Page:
Lost and Afraid
Lost and Afraid
As we drove up to the historic-looking white building outside of Philadelphia, I felt oddly detached, almost numb. Ordinarily, such a place would have sparked my curiosity about the origins of the house—what had it been used for years ago? Philadelphia is an area rich in history, something I always enjoyed exploring as a native Philly girl.
But this was no pleasure outing. This was where we would leave my son, in hopes that he would be able to beat his heroin addiction.
Earlier that day, in May of 2010, David was released from a three-day hospital stay after overdosing on a pain medication he’d stolen. The first night (Mother’s Day, in fact), I stayed close to my son, trying to sleep on a cramped, two-seat hospital waiting room bench. I was terrified, not knowing whether my boy was going to live or die.
The next day, once we learned David would survive, I traded the watch with my husband, returning home to find a place that could offer some hope and help to my son.
When I returned to the hospital the day David was released, I told him he had a choice—to get in the car with me and his father and go to rehab, or get on the bus outside, let me know where he ended up, and I’d send him his things, because one thing was clear—he was NOT coming home.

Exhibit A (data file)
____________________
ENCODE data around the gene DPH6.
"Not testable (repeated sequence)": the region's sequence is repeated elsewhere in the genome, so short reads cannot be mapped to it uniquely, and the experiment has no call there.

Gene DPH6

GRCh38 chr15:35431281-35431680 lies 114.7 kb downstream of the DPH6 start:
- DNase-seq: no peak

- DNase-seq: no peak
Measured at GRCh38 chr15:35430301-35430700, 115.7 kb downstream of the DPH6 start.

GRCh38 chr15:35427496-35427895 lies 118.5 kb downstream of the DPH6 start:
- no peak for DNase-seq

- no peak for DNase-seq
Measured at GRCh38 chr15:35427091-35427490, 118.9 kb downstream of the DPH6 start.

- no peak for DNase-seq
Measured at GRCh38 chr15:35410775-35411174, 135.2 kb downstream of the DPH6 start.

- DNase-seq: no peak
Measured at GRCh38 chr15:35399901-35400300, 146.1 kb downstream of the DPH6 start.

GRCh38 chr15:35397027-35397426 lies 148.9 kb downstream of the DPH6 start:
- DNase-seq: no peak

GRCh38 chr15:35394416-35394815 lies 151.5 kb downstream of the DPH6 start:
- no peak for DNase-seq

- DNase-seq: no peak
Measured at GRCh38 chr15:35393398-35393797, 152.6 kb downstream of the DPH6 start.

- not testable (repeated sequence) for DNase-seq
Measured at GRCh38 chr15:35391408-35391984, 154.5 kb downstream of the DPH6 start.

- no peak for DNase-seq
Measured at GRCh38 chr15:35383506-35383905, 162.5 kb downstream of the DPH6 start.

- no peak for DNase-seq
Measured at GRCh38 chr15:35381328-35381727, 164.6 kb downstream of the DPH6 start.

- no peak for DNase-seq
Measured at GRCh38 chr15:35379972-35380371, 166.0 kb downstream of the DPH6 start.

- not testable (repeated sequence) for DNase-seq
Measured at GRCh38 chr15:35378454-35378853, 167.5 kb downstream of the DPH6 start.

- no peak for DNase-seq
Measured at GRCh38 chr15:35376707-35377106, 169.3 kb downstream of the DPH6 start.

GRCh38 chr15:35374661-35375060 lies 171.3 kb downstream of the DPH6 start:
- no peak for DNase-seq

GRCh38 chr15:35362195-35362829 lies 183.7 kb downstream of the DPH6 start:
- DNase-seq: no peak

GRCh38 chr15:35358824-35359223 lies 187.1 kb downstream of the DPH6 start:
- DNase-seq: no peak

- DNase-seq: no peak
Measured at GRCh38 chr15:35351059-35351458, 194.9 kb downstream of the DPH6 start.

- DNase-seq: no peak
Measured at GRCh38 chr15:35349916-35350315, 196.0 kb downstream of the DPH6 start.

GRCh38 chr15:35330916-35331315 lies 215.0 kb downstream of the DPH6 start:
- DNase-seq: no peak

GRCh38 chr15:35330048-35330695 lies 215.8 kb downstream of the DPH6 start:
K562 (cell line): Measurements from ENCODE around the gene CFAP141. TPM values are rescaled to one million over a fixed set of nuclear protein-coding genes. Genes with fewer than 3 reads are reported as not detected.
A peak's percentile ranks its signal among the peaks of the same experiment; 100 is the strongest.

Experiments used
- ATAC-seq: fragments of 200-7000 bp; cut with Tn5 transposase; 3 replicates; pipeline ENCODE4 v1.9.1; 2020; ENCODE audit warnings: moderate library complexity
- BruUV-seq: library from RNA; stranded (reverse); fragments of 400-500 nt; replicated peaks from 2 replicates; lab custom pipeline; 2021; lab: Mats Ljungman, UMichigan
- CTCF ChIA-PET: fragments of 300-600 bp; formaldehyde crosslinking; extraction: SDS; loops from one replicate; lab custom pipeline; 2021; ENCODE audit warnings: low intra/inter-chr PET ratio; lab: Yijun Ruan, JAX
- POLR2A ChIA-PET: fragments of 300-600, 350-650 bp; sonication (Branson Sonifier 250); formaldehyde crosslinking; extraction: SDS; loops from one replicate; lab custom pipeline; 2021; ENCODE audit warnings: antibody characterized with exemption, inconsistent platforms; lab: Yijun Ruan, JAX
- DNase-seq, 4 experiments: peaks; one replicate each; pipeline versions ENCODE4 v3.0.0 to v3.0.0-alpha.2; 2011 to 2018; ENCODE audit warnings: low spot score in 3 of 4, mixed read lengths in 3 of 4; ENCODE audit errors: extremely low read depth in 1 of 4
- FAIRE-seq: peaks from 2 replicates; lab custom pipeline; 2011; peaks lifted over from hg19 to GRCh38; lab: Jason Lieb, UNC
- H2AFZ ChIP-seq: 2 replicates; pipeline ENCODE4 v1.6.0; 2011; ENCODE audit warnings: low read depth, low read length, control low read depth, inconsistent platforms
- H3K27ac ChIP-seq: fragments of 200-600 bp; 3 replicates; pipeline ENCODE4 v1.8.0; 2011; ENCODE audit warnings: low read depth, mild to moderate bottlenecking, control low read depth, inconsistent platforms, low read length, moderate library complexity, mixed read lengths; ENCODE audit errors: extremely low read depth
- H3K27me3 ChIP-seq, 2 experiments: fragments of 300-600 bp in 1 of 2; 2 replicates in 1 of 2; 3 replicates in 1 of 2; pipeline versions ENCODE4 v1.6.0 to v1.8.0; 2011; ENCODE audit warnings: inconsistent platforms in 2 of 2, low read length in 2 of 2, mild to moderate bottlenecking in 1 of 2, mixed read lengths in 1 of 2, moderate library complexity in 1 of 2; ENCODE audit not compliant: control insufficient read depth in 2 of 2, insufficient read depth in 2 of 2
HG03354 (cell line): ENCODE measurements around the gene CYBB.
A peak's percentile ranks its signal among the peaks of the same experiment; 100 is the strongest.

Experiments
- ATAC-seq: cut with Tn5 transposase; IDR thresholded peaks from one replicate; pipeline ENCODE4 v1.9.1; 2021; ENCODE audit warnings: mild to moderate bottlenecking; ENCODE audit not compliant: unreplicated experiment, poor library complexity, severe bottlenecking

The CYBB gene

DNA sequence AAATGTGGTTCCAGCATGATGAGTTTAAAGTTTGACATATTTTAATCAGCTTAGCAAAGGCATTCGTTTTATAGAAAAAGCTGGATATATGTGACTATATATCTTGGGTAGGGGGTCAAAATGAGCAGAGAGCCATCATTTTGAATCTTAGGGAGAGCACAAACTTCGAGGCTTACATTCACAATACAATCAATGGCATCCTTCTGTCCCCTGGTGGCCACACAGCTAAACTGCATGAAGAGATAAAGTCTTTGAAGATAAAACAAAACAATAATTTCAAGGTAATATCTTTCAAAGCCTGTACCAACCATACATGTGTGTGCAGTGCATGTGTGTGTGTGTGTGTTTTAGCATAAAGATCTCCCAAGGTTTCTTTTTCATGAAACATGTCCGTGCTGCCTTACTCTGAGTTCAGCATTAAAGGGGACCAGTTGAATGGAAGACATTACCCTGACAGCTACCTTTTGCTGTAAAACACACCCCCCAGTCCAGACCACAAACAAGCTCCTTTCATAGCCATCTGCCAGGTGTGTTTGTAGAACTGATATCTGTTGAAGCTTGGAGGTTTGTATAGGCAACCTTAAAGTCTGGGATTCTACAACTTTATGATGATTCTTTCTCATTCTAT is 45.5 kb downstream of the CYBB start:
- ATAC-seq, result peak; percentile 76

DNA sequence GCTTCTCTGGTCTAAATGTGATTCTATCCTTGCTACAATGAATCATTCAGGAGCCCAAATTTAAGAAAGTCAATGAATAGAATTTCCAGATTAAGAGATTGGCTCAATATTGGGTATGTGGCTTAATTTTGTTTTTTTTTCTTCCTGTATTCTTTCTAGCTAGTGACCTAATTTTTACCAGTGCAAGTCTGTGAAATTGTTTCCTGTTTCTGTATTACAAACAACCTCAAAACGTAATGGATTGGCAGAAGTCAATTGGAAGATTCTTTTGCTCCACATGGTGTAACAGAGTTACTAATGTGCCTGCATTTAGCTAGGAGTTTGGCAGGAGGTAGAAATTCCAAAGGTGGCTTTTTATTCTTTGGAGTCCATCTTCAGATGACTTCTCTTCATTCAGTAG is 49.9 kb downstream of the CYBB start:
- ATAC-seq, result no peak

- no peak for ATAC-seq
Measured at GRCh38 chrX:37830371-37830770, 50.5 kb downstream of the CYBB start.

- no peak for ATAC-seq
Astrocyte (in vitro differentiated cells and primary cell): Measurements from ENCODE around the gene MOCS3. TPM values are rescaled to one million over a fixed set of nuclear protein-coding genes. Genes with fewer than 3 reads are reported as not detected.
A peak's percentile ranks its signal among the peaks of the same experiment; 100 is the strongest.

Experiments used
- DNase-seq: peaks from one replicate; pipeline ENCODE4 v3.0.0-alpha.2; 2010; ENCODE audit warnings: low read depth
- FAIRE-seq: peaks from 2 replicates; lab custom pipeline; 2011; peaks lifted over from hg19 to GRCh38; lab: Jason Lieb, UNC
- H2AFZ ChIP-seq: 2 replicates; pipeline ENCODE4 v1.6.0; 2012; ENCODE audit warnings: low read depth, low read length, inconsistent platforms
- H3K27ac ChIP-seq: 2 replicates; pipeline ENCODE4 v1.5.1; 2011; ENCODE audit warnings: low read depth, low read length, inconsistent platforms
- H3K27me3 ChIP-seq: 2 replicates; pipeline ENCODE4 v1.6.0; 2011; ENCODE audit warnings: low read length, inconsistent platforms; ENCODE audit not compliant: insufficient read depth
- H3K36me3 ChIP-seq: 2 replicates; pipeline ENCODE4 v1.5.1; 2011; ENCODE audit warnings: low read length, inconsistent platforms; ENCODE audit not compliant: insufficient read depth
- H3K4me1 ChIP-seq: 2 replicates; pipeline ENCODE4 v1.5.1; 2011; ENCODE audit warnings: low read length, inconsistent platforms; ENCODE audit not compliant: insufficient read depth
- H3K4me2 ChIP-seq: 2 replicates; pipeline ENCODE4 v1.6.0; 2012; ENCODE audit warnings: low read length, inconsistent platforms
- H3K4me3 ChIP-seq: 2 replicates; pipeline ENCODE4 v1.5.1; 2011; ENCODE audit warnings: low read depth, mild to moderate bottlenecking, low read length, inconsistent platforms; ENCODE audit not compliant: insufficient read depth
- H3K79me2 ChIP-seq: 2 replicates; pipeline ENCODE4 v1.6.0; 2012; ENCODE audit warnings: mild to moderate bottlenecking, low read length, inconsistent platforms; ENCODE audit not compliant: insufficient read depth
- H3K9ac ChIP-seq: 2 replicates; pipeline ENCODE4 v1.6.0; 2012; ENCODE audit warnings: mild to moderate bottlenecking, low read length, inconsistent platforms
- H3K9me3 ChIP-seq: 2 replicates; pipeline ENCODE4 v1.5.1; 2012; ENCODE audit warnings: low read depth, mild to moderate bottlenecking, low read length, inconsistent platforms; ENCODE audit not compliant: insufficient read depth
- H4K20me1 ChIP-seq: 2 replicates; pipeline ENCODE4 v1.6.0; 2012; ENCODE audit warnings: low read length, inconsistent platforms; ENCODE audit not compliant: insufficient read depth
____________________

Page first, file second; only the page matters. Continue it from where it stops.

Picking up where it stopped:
After much arguing, yelling and pleading (from him—I was unyielding), David got in the car, and we set off on a drive I never, ever thought I’d be taking.
We waited for what seemed like hours in the facility’s main office, just inside the front door. It almost felt like an out-of-body experience. Surely this was happening to someone else, not me. But after we checked David in and he was led away to begin treatment, I knew, after a hug for this child whom I loved more than life and hated at the same time, that it was happening, and somehow, not only would I have to get through it, but I’d have to lead my husband and daughters through as well.
This retelling is painful. It recounts the worst time in my life. But when we left my son that day, no one told us anything—or maybe they did, but it wasn’t much. I had zero frame of reference on drug addiction. And much as I understand the need for privacy laws, handing over your sick child without access to information—in fact, being told NOT to contact him—seemed cruel. And oddly appreciated at the same time.
If I sound confused, I was. I was also alone. I had no one to talk to. I was ashamed, exhausted, terrified and horrified at what my son had become and what he’d done to my world.
I don’t want anyone else to feel that way. Ever. And though it’s painful to revisit this, I believe the only way painful experiences rise above individual suffering is if we use them to help others. I want to help others who find themselves lost, afraid, and ashamed. Writing about my experience—our experience—is one way I can do that. I will share with you, pray for you and be there for you through this writing. Until next time. ~ Mary Fran
Mary Fran Bontempo is a 2x TEDx speaker, author and humorist.
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